The Department of Statistics at the University of Chicago was established in 1949 to conduct research into advanced statistics and probability, to work with others in the application of statistics to investigations in the natural and social sciences, and to teach probability and statistical theory and practice on the undergraduate and graduate levels.
From its beginning, the Department has been recognized for the high quality of its faculty and the diversity of its interests. Some of the authors of the most important and influential texts and monographs in statistics and probability of the past 40 years have been affiliated with our Department. Current members of our faculty have written definitive works in a variety of areas of current research interest. These include Generalized Linear Models, an influential monograph that extends the scope of linear models greatly, including to models for discrete data, by Peter McCullagh and John Nelder; Elements of Statistical Computing: Numerical Computation, a far-ranging text on numerical methods for statistics by Ronald A. Thisted; and The History of Statistics: The Measurement of Uncertainty Before 1900 and Statistics on the Table, which are accounts by Stephen M. Stigler of the historical development of the field of mathematical statistics.
The Department offers two tracks of graduate study, one leading to the Master of Science degree, the other to the Doctorate of Philosophy. The MS degree is a professional degree—students who receive this degree are prepared for nonacademic careers in which the use of advanced statistical methods is of central importance but are also prepared for further graduate study. The PhD program prepares students for independent statistical research in academic, industrial, or public policy settings. Students in both programs are expected to acquire a common core of basic knowledge in statistical theory and applied statistical methodology, but students may tailor their programs to specialized areas of application, including statistical genetics, bio-informatics, systems biology, neuroscience, environmental statistics, computer vision, speech recognition, machine learning, economics and finance. Students may also specialize in probability theory and stochastic processes.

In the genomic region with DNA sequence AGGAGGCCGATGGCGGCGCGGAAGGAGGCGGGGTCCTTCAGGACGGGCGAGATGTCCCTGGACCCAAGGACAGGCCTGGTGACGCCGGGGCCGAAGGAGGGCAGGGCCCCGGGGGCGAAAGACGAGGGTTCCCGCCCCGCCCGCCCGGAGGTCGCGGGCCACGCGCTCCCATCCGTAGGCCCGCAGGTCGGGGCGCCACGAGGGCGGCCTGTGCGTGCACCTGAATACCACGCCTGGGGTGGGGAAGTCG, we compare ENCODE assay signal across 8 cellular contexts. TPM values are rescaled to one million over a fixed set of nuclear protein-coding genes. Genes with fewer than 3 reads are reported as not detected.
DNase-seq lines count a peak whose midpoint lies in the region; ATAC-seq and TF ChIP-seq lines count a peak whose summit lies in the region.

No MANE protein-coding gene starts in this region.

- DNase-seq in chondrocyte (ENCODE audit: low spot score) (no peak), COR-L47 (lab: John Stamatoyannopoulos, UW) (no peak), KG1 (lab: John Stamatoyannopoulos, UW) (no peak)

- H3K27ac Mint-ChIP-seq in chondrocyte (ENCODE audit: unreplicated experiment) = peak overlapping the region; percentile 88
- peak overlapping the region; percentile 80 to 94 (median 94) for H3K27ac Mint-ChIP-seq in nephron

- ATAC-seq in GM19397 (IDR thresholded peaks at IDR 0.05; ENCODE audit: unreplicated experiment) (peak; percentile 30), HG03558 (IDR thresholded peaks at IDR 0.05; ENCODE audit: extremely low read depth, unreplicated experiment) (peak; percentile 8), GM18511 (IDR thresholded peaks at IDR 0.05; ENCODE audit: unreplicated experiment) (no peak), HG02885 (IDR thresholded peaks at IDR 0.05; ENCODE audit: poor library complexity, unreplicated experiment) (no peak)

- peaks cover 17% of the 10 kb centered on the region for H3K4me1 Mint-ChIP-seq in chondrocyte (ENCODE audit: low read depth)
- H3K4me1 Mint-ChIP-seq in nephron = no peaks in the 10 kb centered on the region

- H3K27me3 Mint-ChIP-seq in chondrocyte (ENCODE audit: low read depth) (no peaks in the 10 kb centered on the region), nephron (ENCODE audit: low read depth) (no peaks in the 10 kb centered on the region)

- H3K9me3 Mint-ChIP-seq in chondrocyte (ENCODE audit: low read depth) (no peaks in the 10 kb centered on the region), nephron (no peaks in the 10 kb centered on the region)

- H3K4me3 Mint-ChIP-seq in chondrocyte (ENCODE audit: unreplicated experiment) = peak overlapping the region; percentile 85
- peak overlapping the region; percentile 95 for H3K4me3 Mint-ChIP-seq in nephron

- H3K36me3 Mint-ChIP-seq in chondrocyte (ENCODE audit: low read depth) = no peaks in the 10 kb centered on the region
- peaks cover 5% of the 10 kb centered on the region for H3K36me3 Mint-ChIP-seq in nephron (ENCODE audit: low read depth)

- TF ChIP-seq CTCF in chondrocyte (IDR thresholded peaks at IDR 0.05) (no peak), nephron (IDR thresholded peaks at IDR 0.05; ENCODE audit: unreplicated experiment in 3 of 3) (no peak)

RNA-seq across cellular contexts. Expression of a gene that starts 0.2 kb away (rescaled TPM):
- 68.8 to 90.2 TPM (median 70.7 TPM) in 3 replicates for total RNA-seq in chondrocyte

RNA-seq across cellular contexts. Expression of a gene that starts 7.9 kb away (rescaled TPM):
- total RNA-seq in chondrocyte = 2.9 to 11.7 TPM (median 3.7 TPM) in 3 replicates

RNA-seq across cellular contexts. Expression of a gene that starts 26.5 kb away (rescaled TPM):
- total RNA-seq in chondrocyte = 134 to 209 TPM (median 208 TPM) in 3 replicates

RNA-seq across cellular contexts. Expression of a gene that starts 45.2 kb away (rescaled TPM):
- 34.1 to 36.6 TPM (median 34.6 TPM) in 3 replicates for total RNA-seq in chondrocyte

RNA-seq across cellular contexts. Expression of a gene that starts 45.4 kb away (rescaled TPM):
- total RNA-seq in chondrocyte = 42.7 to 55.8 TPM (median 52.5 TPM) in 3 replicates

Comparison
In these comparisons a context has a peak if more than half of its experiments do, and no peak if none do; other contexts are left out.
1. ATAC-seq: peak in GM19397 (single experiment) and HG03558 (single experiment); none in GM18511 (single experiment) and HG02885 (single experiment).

Since 1913, the University of Chicago has been continuously accredited by the Higher Learning Commission of the North Central Association.